https://www.theguardian.com/science/2016/jun/23/will-your-driverless-car-be-willing-to-kill-you-to-save-the-lives-of-othersBefore the study, the researchers suspected that the best way to make sure driverless cars are as safe as possible was through government regulation. But the surveys found most people objected to the idea. If regulations forced manufacturers to install moral algorithms that minimised deaths on the road, the majority of people said they would buy unregulated cars instead.
Quote from: SkepticTank on August 25, 2016, 07:57:38 PMQuoteThe cost of "fueling" and maintaining electric cars is one tenth that of regular combustion engine cars:skeptical: All else being equal, fuel at $2.00/gallon is ~$15/MMBtu (million Btu's). Electricity through the wire at the house is $0.10/kWh which is ~$30/MMBtu.However, Electric car energy efficiency is about 3x better than internal combustion (Carnot cycle) efficiency.So fuel costs about Two-Thirds for electric versus gasoline.Maintaining electric cars is a bit more of a stretch for cost. You could make the case that the body/suspension/drive train costs are the same but the engine/transmission costs for internal combustion are much higher. However, the electrical costs are larger for an EV.I too am skeptical of the claimed 10x savings for fuel/repairs.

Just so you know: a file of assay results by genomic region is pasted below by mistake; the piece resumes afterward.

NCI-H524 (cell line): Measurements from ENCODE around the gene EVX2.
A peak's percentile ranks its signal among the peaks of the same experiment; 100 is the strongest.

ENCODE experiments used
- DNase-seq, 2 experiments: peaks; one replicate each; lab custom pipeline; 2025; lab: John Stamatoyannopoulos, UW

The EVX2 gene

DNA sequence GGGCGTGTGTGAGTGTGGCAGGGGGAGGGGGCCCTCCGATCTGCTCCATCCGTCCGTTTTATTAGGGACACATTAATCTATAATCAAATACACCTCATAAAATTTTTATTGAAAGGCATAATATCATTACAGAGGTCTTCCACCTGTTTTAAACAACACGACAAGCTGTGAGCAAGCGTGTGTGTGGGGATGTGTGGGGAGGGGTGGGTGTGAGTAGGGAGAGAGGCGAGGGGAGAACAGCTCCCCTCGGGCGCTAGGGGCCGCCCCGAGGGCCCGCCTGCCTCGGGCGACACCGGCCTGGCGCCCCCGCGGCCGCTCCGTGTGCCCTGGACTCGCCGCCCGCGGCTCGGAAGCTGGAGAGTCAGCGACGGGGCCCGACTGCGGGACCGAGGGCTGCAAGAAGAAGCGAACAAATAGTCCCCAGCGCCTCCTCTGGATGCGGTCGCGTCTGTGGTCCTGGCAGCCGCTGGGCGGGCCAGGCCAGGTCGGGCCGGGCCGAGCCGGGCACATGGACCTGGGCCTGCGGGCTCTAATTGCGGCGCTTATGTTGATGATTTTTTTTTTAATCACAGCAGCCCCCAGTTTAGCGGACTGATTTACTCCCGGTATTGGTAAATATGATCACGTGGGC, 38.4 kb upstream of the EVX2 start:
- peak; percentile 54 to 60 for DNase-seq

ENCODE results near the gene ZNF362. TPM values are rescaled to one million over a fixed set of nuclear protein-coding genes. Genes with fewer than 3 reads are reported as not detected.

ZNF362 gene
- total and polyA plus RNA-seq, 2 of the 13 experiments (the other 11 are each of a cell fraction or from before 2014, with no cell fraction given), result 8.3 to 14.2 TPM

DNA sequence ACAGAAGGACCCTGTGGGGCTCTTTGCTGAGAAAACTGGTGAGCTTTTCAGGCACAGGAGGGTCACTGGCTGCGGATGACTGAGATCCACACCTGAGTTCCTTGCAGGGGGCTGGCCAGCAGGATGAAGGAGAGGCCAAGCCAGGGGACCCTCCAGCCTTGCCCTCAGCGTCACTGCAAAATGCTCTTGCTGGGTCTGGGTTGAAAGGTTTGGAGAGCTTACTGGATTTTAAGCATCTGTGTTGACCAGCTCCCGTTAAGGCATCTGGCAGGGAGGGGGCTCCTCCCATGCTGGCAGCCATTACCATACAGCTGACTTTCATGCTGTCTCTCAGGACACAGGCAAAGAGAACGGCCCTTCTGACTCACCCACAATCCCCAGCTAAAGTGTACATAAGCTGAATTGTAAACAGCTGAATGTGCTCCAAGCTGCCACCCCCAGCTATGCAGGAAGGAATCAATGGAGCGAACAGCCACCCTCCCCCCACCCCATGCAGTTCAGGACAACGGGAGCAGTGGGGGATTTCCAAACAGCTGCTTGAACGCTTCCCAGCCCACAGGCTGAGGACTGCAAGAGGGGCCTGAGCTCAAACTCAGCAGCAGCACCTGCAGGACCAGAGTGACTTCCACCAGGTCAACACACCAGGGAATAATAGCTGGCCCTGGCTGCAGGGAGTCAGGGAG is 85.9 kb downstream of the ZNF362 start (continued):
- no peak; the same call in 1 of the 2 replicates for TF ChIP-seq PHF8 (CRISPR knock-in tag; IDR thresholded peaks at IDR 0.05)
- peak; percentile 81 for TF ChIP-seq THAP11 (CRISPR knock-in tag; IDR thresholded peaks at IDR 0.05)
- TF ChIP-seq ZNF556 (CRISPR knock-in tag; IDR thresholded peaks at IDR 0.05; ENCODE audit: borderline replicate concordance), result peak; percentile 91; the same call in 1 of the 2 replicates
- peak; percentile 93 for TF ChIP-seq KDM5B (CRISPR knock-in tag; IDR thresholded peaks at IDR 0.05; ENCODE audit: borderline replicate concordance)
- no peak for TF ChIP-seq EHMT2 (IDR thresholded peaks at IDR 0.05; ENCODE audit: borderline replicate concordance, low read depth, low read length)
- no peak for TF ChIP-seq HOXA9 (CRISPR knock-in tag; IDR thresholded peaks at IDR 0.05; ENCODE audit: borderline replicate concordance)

QuoteThe cost of "fueling" and maintaining electric cars is one tenth that of regular combustion engine cars:skeptical:
The cost of "fueling" and maintaining electric cars is one tenth that of regular combustion engine cars
I'm waiting for posterless messageboards.
I believe IC engines operate on the Otto cycle, not Carnot,
Three months since the first fatal crash involving a Tesla driving in autopilot mode, hackers have taken remote control of a Tesla Model S from a distance of 12 miles, interfering with the car's brakes, door locks, dashboard computer screen and other electronically controlled features in the high-tech car.A team of Chinese security researchers - Samuel LV, Sen Nie, Ling Liu and Wen Lu from Keen Security Lab - were able to target the car wirelessly and remotely in an attack that could cause havoc for any Tesla driver.The hack targeted the car's controller area network, or Can bus, the collection of connected computers found inside every modern vehicle that control everything from its indicators to its brakes. In a video demonstrating the vulnerability, the hackers targeted both the Tesla Model S P85 and Model 75D, although they said it would work on other models too.